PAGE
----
Unprotected Sex Leads to Aggravated Assault Verdict
BY ARTHUR S. LEONARD | The US Air Force Court of Criminal Appeals has affirmed the conviction of an HIV-positive airman on charges stemming from group sex activities that he and his wife engaged in during which he did not disclose his sero-status and did not consistently use condoms.
The charges included failure to obey a lawful order, indecent acts, aggravated assault, and adultery, and the appellate court upheld the court martial’s sentence of dishonorable discharge, eight years of confinement, total forfeitures of pay and benefits, and reduction in grade.
There is no evidence that any of Technical Sergeant David Gutierrez’s sexual partners has become infected as a result of these activities, and the court’s March 21 opinion does not explain how the group sex came to the attention of military prosecutors or even whether the sergeant’s wife was aware he was HIV-positive.
Are military courts getting competent expert testimony on HIV?
According to the opinion, when Gutierrez, who tested positive in 2007, was reassigned to McConnell Air Force Base in Kansas, his new commander ordered him to “follow preventive medicine requirements” of Air Force regulations that require him to disclose his HIV status and follow safer sex guidelines.
In his appeal, Gutierrez argued he had “ineffective assistance of counsel” because his military defense lawyer refused to accept “an offer of free expert assistance from the Office of Medical and Scientific Justice,” an organization that aids defendants “facing HIV-related charges.” Instead, the defense lawyer consulted an “HIV expert” appointed and paid for by the military court whose testimony apparently did not help Gutierrez very much.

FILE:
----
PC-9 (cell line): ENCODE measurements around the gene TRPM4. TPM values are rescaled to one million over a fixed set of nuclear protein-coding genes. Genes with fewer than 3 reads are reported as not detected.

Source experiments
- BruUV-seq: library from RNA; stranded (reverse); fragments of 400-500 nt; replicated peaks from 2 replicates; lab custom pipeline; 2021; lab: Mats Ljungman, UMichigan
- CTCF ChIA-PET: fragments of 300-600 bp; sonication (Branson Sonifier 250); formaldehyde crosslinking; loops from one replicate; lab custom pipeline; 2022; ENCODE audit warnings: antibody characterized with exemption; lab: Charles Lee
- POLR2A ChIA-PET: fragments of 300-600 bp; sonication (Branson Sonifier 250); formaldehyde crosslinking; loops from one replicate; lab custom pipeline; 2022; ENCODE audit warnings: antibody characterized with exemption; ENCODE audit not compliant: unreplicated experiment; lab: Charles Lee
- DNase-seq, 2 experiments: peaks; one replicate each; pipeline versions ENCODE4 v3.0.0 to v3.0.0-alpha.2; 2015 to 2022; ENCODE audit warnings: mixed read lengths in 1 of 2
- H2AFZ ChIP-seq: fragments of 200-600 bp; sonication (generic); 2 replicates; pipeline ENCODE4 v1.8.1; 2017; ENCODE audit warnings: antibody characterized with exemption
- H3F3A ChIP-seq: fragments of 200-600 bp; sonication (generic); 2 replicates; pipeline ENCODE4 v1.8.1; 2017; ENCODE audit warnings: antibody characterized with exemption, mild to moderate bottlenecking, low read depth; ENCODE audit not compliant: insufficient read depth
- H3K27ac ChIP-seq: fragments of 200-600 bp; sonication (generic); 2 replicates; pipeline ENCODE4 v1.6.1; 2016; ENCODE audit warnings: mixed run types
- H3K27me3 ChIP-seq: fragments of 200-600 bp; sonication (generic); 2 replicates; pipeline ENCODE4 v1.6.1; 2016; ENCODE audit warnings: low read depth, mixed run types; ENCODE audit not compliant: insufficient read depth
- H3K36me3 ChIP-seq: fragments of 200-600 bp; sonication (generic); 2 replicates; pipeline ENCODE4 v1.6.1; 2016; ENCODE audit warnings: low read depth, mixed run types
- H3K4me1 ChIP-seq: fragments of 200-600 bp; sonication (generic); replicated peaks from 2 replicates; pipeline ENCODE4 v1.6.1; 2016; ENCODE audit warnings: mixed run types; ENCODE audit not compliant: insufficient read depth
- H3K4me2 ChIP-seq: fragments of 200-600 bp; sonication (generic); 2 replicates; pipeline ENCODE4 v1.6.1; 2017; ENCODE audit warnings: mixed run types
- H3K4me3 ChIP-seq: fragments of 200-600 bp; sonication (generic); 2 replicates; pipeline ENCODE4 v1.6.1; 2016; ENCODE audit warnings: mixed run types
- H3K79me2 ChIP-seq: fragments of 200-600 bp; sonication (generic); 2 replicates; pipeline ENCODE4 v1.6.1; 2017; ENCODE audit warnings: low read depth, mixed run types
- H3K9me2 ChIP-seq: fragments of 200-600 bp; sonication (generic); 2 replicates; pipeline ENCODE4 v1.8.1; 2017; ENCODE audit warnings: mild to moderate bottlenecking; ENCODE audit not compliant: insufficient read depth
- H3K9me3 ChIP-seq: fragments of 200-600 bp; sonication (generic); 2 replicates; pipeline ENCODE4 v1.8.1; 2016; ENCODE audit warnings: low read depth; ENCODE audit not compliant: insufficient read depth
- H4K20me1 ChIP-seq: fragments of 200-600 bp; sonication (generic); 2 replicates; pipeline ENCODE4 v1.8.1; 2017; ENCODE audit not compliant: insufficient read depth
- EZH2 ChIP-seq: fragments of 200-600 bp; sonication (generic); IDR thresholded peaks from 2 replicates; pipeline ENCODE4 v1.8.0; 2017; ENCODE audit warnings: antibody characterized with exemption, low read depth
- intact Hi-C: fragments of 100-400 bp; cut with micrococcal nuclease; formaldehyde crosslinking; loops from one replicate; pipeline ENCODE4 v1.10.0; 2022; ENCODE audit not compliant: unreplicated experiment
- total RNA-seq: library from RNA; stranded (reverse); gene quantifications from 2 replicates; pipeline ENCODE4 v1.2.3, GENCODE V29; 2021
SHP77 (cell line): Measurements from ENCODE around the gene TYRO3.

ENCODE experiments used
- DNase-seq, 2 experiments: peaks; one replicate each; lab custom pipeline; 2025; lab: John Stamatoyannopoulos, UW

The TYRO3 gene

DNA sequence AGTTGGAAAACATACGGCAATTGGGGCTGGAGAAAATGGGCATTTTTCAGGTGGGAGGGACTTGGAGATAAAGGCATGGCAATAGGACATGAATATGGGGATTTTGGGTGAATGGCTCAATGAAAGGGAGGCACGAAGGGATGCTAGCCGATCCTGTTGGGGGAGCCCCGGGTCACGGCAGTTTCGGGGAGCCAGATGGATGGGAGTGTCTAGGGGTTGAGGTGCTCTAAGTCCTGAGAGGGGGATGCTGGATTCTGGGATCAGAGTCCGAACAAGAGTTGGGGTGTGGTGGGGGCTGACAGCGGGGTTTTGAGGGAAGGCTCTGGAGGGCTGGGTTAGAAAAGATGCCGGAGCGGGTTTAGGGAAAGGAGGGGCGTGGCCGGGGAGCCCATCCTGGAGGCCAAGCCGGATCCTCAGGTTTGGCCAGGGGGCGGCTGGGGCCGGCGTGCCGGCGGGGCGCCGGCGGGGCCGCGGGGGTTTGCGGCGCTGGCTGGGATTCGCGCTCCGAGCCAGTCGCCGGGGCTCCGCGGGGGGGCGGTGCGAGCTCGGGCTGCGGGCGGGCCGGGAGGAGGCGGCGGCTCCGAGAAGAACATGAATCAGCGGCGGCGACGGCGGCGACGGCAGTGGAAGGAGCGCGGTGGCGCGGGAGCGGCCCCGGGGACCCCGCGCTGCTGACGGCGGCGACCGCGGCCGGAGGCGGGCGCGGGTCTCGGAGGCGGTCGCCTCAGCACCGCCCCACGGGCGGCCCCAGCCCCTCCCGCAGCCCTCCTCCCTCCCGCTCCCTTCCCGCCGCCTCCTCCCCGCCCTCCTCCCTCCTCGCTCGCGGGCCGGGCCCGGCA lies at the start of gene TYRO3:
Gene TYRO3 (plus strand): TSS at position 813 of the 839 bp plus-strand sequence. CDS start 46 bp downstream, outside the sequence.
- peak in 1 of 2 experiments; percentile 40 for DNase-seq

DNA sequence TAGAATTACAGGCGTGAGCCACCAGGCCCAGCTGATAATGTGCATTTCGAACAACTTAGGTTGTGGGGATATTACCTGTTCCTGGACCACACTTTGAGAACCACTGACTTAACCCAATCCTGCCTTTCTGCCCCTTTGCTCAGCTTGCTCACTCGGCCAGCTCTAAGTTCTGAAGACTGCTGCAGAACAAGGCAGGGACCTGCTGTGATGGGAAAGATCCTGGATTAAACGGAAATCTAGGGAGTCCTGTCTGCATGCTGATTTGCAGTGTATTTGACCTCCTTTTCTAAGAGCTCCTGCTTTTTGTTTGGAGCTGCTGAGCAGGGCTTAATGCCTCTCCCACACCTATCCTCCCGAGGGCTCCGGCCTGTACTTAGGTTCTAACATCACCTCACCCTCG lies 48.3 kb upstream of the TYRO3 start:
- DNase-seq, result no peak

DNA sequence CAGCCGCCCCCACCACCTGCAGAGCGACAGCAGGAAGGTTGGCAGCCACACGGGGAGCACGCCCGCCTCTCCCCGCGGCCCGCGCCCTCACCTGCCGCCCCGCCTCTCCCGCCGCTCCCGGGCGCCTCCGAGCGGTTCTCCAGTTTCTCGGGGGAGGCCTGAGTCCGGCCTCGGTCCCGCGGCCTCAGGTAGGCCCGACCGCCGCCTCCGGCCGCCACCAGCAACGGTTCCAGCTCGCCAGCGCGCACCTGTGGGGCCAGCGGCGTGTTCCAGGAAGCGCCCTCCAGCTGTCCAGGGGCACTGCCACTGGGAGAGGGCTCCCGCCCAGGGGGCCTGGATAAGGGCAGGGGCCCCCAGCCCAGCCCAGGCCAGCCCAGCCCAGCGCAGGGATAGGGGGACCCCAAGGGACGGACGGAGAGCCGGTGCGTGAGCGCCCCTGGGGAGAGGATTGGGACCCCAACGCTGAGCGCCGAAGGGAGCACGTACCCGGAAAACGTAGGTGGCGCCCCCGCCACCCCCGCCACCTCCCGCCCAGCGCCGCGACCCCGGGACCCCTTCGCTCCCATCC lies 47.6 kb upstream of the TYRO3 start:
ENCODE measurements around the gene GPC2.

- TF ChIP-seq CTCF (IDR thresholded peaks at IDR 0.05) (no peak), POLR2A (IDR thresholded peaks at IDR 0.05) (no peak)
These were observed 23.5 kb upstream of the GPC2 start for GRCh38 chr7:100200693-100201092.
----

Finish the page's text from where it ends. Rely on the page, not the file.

The charge of aggravated assault, the most serious one that he faced, is based on the idea that he engaged in activity that was “likely” to produce death or grievous bodily harm. That raises questions as to how likely Gutierrez was to infect a sexual partner by failing to use condoms and whether somebody he infected would likely suffer death or grievous bodily harm as a result.
Gutierrez’s expert witness testified that based on his viral load at the time the odds that he would transmit HIV to a sexual partner during “unprotected vaginal intercourse” were “somewhere between 1 and 10 per 10,000 exposures,” while condoms would be effective in blocking transmission “97 to 98 percent of the time.” The expert also testified that the chance of transmission through oral sex was “zero.”
Regarding the consequences of infection, the expert testified “that the disease has no cure and that without medical intervention an infected person will die of AIDS.”
From this testimony, the court of appeals reasoned, “While the likelihood of transmission is low, the likelihood of death or serious bodily harm resulting from infection is quite high. Given the extreme magnitude of potential harm and applying the standards [of prior military HIV exposure cases], the military judge sitting as the trier of fact could have found all the essential elements beyond a reasonable doubt.” Gutierrez’s argument that the evidence did not support his conviction on the aggravated assault count was rejected.
The court reached that conclusion even while acknowledging that a concurring judge in a previous HIV exposure case had questioned whether “the current state of scientific evidence regarding HIV and AIDS” merited reconsideration of earlier precedents.
It is hard to understand Gutierrez’s decision not to disclose his HIV status if he engaged in unprotected sex, given that he had a detectable viral load. There is, however, controversy about using criminal law in HIV cases, especially when no “victim” was actually harmed.
It is also reasonable to ask why, when criminal law is applied, the evaluation of the consequences of transmission assumes that those newly infected won’t get treatment. It’s not hard to imagine that the expert testimony Gutierrez complains he did not get would have been more helpful than that provided and paid for by the government.
The court also rejected Gutierrez’s argument that the group sex activities, since consensual, could not be prosecuted as “indecent conduct” or “adultery.” The court found that when Gutierrez failed to disclose his HIV status he vitiated consent and that his wife’s participation did not mean he was not committing adultery.